Last summer Alison Roman introduced a pasta salad recipe in her newsletter that she said contained a new and secret ingredient. However for old cooks like myself, that ingredient, sun-dried tomatoes (SDT), was neither new nor secret. Back in the 1980s as North American cooks everywhere started trying “new” ingredients, SDT became the rage. Yet unlike other Mediterranean staples, they faded away. Even I stopped using them until I made Roman’s pasta salad.
I wondered what happened to them so I did some research and came across this: What Ever Happened to Sun-Dried Tomatoes? An Investigation. In short, they became passe.
Well that’s too bad, because with the right recipe they were and can still be fantastic. After making the above mentioned pasta salad, I went out and found some really good recipes for them. This, for example, is easy, fast and delicious and has sun-dried tomatoes: A Mediterranean Back-Pocket Pasta | A Cup of Jo. Pasta and these tomatoes go great together, as this recipe demonstrates: Lemony Ravioli With Sun-Dried Tomatoes from Canadian Living. For something heartier, there is this is fantastic beef stew in which they are one of the star ingredients: Bistro beef with sun-dried tomatoes from Chatelaine. I’ve made it a few times and I am always delighted with it.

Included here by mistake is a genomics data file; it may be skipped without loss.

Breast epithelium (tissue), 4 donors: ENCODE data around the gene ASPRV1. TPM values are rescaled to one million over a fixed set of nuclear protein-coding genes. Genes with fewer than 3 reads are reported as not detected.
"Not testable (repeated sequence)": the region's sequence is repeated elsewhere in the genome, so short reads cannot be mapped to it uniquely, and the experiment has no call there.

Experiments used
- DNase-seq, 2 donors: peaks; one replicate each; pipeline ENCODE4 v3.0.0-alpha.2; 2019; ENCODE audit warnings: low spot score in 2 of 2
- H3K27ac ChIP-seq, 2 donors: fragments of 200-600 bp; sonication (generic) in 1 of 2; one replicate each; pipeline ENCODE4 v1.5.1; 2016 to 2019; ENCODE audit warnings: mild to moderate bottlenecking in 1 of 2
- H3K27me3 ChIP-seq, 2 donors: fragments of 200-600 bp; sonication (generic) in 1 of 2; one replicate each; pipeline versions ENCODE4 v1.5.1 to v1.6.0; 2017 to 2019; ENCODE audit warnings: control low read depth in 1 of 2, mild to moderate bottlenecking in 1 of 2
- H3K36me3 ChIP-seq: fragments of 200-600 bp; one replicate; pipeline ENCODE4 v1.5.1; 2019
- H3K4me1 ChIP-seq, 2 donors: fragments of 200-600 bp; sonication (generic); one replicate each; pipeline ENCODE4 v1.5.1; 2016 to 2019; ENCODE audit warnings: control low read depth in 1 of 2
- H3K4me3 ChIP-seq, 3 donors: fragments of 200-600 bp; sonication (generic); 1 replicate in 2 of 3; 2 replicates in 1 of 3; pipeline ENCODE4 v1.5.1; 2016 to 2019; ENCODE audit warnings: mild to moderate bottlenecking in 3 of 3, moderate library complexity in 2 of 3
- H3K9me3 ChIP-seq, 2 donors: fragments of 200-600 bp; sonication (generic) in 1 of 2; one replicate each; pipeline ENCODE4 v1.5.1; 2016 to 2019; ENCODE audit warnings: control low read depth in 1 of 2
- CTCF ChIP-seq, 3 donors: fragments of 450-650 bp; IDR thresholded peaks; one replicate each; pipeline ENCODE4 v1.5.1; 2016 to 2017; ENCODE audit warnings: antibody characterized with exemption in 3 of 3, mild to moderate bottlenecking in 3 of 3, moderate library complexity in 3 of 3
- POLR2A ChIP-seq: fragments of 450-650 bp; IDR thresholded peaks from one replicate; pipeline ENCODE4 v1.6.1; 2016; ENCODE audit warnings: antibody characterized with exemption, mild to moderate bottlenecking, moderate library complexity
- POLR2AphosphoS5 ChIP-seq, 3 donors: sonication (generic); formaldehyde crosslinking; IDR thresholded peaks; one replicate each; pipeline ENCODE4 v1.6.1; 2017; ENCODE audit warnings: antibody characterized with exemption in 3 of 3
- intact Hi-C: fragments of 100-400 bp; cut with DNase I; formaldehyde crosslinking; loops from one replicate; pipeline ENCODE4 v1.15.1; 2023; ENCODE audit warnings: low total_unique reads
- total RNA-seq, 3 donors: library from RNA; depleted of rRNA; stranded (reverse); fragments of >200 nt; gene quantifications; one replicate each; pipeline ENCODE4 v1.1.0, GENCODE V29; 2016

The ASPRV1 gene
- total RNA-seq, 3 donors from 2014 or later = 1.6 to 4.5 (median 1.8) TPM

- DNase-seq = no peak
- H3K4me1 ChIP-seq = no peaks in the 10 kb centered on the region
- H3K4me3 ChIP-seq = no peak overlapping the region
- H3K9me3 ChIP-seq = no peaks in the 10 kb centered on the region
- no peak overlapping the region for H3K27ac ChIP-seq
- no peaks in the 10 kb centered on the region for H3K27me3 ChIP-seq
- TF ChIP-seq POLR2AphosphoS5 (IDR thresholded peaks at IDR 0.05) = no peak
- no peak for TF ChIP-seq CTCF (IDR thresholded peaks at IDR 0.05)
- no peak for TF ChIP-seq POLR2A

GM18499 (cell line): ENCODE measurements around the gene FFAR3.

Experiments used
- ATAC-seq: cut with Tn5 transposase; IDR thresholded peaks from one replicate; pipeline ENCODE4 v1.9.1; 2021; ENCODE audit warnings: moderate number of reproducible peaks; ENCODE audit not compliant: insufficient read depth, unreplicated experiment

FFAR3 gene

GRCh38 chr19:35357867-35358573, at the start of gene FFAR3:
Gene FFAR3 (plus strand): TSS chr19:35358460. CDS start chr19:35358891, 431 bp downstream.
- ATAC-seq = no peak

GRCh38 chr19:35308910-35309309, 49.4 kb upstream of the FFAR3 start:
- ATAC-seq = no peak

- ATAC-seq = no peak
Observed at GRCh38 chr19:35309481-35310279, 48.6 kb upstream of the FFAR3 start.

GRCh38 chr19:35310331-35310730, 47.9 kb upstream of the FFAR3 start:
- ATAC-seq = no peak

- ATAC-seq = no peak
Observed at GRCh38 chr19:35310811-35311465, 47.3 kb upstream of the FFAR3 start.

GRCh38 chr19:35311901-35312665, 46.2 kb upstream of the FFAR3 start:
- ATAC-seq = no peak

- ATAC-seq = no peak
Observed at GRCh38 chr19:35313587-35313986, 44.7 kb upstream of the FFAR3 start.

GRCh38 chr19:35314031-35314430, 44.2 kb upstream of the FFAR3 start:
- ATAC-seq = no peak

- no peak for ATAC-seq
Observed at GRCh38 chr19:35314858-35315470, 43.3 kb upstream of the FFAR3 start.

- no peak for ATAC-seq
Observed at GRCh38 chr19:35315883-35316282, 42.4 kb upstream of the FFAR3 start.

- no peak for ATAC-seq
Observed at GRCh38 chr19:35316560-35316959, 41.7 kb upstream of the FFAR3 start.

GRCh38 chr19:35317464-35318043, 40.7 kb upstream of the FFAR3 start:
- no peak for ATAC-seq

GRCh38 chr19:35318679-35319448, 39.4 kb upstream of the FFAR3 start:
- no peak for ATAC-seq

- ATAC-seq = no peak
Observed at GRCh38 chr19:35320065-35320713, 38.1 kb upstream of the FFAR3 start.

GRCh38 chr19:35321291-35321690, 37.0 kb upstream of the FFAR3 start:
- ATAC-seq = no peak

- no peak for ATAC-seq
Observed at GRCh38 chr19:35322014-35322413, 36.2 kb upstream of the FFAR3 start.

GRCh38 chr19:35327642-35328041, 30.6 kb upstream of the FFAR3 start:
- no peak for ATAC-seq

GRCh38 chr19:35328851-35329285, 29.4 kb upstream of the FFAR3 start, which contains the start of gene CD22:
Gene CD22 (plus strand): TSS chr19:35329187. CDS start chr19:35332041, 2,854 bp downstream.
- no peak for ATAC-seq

In need of a good appetizer? This may seem either classic or dated, but either way, it would be perfect as a snack before dinner on a summer day: baked brie with sun-dried tomatoes and basil recipe, also from Chatelaine.
How about using them for breakfast? You can if you make this strata.
Sun-dried tomatoes are great for sauces. Pesto made from sun-dried tomatoes is perfect mixed with cream and tossed over pasta. Or mix it with some olive oil and brush it over fish or chicken or pork before you roast or grill it. Sure you can buy it at a store, but why not make your own? Sun-Dried Tomato Pesto | Canadian Living. And if you need some gravy, you can make it extra special by making Sun-Dried-Tomato Gravy.
You see what I mean? It’s a great ingredient. If you’re inspired, why not check out these sources for more information:
(Image from Chatelaine.com)